SURGE IN HOMELESSNESS AMONG OLDER AUSTRALIANS ON TURNBULL’S WATCH

30 Sep 2016

Tomorrow (October 1) is International Day of Older Persons, which in 2016 is our chance to take a stand against systemic ageism.

SENATOR THE HON DOUG CAMERON

SHADOW MINISTER FOR HOUSING AND HOMELESSNESS

SHADOW MINISTER FOR SKILLS AND APPRENTICESHIPS

SENATOR FOR NEW SOUTH WALES

  

SURGE IN HOMELESSNESS AMONG OLDER AUSTRALIANS ON TURNBULL’S WATCH

Tomorrow (October 1) is International Day of Older Persons, which in 2016 is our chance to take a stand against systemic ageism.

While older persons are often said to enjoy particular respect, the reality is that too many seniors are denied access to jobs, loans and the most basic needs like housing.

Increasing numbers of older Australians are becoming homeless. At the last census, one in seven homeless people are over 55 years old. That’s seventeen percent of all homeless people and the numbers are climbing, particularly among older women.

Low levels of superannuation savings, divorce, death of a partner, domestic violence and a chronic lack of affordable housing are the key drivers of homelessness amount older Australians and older women especially.

The Turnbull government’s cuts to homelessness services and its craven cowardice on housing affordability issues are increasing the risks of homelessness among older Australians.

The Turnbull government thinks it is just fine to spend billions of dollars a year on negative gearing and capital gains tax discounts to help people who already have a home or ten, while cutting $44 million in capital funding for crisis accommodation for women and children fleeing domestic violence.

Since 2013, the Abbott and Turnbull governments have:

•        Closed the National Rental Affordability Scheme that provided over 20,000 new affordable housing units and was on track to achieve its target of 50,000.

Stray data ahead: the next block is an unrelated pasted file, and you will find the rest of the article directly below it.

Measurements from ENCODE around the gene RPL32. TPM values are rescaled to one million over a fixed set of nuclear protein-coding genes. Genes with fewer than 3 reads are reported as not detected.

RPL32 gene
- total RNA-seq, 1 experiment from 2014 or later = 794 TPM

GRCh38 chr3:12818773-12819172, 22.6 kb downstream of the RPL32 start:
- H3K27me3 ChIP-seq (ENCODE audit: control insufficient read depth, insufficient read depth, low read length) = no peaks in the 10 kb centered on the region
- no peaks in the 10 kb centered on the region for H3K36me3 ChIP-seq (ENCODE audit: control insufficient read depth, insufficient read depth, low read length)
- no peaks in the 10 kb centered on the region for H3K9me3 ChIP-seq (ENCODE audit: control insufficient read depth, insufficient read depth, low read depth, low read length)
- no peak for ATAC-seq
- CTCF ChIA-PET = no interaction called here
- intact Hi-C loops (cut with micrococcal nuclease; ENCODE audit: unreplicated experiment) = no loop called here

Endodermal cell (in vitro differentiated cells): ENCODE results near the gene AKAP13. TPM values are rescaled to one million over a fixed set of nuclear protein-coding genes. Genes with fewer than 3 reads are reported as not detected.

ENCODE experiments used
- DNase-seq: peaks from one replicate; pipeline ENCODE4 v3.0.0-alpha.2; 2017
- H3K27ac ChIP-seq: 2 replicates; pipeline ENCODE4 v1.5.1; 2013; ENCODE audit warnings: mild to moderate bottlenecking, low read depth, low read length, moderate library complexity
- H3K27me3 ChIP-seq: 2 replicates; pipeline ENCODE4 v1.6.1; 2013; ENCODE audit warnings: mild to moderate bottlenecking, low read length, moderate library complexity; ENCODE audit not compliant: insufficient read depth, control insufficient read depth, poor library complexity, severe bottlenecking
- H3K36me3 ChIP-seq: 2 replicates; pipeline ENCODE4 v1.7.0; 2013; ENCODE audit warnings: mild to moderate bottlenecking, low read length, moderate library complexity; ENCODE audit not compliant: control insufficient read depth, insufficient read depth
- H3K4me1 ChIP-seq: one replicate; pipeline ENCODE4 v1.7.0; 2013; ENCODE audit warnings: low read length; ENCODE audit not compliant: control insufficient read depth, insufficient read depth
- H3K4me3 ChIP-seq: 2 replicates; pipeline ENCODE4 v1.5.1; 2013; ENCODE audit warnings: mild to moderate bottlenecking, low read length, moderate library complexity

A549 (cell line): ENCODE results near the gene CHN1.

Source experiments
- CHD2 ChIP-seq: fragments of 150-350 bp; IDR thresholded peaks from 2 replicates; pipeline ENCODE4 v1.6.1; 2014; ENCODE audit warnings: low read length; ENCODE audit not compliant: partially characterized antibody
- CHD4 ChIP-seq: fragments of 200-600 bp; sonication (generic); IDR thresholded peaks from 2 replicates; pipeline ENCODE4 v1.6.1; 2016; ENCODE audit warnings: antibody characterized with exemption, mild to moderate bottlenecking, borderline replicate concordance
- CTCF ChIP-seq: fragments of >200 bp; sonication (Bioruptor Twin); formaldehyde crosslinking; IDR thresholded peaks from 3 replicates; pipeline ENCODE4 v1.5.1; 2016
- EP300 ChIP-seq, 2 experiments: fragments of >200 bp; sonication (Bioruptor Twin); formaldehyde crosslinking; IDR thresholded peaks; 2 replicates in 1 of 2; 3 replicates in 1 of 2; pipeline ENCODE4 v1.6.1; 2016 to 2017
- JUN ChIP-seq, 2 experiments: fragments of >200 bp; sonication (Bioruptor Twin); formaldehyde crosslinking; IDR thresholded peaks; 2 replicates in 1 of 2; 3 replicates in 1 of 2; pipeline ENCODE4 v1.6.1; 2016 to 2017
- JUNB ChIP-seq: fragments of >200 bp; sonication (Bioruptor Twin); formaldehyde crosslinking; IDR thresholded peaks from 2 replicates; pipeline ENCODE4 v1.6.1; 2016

•        Refused to provide funding certainty through the National Partnership Agreement on Homelessness.

•        Inexplicably cut funding to Homelessness Australia, National Shelter and the Community Housing Federation of Australia, presumably to reduce the effectiveness of their advocacy and policy functions.

•        Scrapped the First Home Saver Accounts Scheme which was helping people save for their first home.

•        Closed their ears and eyes by abolishing the National Housing Supply Council and the Prime Minister’s Council on Homelessness.

The Abbott and Turnbull governments’ record on homelessness policy is risible. Not only is it blind to the human cost of homelessness, it is blind to the economic cost of homelessness.

The risk of homelessness among older Australians can only be reduced by a government prepared to ensure an adequate supply of affordable housing for people on low incomes that is suitable to their needs and allows them to age in place.

The Turnbull government has proved itself unwilling and incapable of doing so.

FRIDAY 30 SEPTEMBER 2016